Maybe you’ve admired (and envied) the woman in sparkly sneakers at a cocktail party. Or spotted a jumpsuit at a black-tie gala. Or realized that your classic white T-shirt is a perfect match for the brocade skirt idling in the back of your closet. Dress codes, once a set of rigid rules about how women should adorn themselves, have evolved.
Women are ready for a change—but many brands are not. Most continue to follow the same playbook, particularly in evening wear, with looks designed to check the box on “black tie” or “cocktail.”
Sachin & Babi, on the other hand, sees these disappearing boundaries as an opportunity. The New York-based fashion label, led by husband-and-wife team Sachin and Babi Ahluwalia, made its name over the last seven years with sophisticated silhouettes and bold colors. In its early years, Sachin & Babi hewed to tradition.
“There was this gold standard that a lot of the senior designers set: This is evening wear—beaded tulle dress and big princess gowns,” Sachin says. Sachin & Babi looks reflected that standard, with heavy fabrics and a ladylike sense of occasion.
Then, this past year, the husband-wife team started to pay closer attention to customer feedback offered up at their trunk shows—and ultimately decided to turn their approach to evening wear on its head.
“The world does not dictate the way she dresses, she is dictating it today,” Sachin says, referring to the modern fashion client.
The results were on display last week at the Sachin & Babi showcase in Manhattan’s Meatpacking District. Models stood tall in the dappled September light, wearing soft lace and ruffles that fluttered as they shifted their weight and slowly changed poses. At the window, ballerinas in signature looks from the collection moved through the classic positions, en pointe.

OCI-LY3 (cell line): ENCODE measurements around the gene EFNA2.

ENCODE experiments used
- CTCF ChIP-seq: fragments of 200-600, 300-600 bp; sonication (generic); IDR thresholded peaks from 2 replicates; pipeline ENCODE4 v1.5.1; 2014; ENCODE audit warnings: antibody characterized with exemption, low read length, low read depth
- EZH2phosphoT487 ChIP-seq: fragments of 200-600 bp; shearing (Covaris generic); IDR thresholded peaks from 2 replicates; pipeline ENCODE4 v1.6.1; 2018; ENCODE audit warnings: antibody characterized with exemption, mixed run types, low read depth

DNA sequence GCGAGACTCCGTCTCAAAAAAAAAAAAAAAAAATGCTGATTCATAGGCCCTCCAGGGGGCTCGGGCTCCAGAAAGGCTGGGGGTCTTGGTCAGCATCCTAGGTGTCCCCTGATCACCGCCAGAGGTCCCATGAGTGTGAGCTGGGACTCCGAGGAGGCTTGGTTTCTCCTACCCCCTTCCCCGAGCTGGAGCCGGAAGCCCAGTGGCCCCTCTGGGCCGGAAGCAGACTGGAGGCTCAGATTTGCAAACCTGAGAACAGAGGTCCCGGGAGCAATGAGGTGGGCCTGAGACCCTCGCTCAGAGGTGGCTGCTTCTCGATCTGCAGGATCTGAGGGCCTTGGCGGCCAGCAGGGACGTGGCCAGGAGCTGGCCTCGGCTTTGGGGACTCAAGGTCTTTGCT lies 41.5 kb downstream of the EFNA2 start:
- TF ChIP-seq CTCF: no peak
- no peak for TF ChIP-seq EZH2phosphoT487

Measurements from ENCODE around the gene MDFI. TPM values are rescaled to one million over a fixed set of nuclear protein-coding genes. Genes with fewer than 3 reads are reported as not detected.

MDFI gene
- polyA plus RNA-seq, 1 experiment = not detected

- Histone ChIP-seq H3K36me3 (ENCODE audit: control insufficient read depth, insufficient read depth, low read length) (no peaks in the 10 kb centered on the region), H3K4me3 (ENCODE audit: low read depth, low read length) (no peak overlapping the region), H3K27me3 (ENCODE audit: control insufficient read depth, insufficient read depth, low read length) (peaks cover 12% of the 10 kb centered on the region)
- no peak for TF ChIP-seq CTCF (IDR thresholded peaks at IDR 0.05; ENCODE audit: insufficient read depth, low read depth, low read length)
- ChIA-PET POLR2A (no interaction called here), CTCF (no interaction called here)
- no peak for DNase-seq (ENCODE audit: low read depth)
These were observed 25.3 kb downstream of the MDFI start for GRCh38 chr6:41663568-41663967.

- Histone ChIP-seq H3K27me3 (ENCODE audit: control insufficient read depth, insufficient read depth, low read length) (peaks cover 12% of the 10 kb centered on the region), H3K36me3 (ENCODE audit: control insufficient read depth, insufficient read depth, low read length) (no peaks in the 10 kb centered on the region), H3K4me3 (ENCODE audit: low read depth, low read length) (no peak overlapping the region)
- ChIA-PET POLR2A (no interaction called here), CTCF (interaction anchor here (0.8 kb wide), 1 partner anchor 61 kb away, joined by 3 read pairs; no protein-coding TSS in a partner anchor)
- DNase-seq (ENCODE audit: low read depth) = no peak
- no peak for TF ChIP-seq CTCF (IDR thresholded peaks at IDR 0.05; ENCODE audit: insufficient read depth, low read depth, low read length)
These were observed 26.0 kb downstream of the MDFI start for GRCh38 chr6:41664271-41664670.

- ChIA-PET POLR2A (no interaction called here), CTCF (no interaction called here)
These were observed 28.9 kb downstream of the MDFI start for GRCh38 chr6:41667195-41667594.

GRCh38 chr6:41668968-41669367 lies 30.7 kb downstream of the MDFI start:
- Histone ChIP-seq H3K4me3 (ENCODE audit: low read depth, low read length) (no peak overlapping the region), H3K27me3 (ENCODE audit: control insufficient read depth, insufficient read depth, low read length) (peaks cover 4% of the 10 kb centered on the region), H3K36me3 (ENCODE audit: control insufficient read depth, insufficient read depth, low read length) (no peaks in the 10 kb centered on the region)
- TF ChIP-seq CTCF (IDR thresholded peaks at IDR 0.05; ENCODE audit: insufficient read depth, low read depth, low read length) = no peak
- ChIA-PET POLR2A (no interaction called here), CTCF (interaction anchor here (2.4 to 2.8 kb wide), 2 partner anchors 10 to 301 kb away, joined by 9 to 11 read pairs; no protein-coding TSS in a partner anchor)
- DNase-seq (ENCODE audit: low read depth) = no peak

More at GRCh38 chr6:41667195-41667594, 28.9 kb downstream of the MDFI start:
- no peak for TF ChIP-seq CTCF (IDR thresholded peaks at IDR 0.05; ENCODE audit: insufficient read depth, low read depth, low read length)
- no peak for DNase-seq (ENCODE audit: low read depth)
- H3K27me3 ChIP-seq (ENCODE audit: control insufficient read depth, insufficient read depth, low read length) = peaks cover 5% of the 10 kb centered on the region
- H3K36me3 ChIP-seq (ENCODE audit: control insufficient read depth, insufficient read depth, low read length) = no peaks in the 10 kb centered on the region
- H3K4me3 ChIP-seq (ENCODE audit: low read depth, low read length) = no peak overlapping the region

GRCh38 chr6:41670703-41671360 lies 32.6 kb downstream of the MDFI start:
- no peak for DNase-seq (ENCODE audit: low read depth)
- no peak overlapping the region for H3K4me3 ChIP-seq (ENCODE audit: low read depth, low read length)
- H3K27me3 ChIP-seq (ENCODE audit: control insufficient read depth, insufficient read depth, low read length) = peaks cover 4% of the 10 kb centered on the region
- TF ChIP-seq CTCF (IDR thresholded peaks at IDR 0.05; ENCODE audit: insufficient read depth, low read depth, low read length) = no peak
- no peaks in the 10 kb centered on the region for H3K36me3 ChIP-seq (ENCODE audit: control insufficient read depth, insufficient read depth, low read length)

“We looked at ballet in motion, which is a great juxtaposition—these women are so graceful, but at the same time they come from a position of strength,” Sachin says. “That dictated a lot of the terms—the choice of fabrics, the silhouettes, the ruffles. We made our fabrics a little bit softer, free moving, to have a relative ease.”
In addition, many of the looks are designed for versatility. Sachin nods to a black-and-white dress, its black bow, tied at the neck, an echo of Paris. “She could go for lunch outside and be very trendy, but at the same time she could wear high heels and use this dress for a cocktail event,” he explains. “She can incorporate it in so many different places.”
The challenge for designers today is to deliver that versatility without compromising on style.
“She wants fashion,” he says. “She doesn’t want to wear a little black dress anymore.”
Just don’t tell Holly Golightly.